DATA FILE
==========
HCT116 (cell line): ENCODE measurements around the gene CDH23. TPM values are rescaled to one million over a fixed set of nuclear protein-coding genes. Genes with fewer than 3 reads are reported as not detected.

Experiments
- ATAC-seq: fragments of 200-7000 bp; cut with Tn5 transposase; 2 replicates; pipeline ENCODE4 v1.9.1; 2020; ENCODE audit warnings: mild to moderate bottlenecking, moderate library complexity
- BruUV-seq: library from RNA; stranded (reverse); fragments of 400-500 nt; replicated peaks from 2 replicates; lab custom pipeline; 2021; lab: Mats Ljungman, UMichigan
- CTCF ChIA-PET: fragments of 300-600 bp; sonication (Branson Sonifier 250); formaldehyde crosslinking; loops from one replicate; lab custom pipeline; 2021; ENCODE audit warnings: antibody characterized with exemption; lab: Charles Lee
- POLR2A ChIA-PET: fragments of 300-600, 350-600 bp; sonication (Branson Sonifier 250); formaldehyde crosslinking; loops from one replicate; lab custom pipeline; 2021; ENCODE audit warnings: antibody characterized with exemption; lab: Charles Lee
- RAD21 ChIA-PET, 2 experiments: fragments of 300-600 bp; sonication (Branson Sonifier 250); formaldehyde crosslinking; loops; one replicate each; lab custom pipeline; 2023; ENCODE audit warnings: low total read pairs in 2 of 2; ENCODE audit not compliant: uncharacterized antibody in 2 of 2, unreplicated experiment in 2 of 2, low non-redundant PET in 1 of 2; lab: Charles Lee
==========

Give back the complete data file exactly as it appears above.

HCT116 (cell line): ENCODE measurements around the gene CDH23. TPM values are rescaled to one million over a fixed set of nuclear protein-coding genes. Genes with fewer than 3 reads are reported as not detected.

Experiments
- ATAC-seq: fragments of 200-7000 bp; cut with Tn5 transposase; 2 replicates; pipeline ENCODE4 v1.9.1; 2020; ENCODE audit warnings: mild to moderate bottlenecking, moderate library complexity
- BruUV-seq: library from RNA; stranded (reverse); fragments of 400-500 nt; replicated peaks from 2 replicates; lab custom pipeline; 2021; lab: Mats Ljungman, UMichigan
- CTCF ChIA-PET: fragments of 300-600 bp; sonication (Branson Sonifier 250); formaldehyde crosslinking; loops from one replicate; lab custom pipeline; 2021; ENCODE audit warnings: antibody characterized with exemption; lab: Charles Lee
- POLR2A ChIA-PET: fragments of 300-600, 350-600 bp; sonication (Branson Sonifier 250); formaldehyde crosslinking; loops from one replicate; lab custom pipeline; 2021; ENCODE audit warnings: antibody characterized with exemption; lab: Charles Lee
- RAD21 ChIA-PET, 2 experiments: fragments of 300-600 bp; sonication (Branson Sonifier 250); formaldehyde crosslinking; loops; one replicate each; lab custom pipeline; 2023; ENCODE audit warnings: low total read pairs in 2 of 2; ENCODE audit not compliant: uncharacterized antibody in 2 of 2, unreplicated experiment in 2 of 2, low non-redundant PET in 1 of 2; lab: Charles Lee